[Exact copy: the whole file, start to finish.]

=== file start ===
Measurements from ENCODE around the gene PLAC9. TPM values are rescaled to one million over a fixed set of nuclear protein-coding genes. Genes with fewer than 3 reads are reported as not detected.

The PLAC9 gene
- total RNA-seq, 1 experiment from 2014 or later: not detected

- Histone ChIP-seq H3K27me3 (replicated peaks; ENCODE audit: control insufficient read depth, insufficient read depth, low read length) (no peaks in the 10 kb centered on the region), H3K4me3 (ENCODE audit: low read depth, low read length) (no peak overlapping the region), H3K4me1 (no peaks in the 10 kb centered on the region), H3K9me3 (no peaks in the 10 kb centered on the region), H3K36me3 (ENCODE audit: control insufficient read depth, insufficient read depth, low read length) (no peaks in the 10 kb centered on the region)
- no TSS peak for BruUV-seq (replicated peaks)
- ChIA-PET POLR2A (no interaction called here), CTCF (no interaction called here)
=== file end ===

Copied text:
Measurements from ENCODE around the gene PLAC9. TPM values are rescaled to one million over a fixed set of nuclear protein-coding genes. Genes with fewer than 3 reads are reported as not detected.

The PLAC9 gene
- total RNA-seq, 1 experiment from 2014 or later: not detected

- Histone ChIP-seq H3K27me3 (replicated peaks; ENCODE audit: control insufficient read depth, insufficient read depth, low read length) (no peaks in the 10 kb centered on the region), H3K4me3 (ENCODE audit: low read depth, low read length) (no peak overlapping the region), H3K4me1 (no peaks in the 10 kb centered on the region), H3K9me3 (no peaks in the 10 kb centered on the region), H3K36me3 (ENCODE audit: control insufficient read depth, insufficient read depth, low read length) (no peaks in the 10 kb centered on the region)
- no TSS peak for BruUV-seq (replicated peaks)
- ChIA-PET POLR2A (no interaction called here), CTCF (no interaction called here)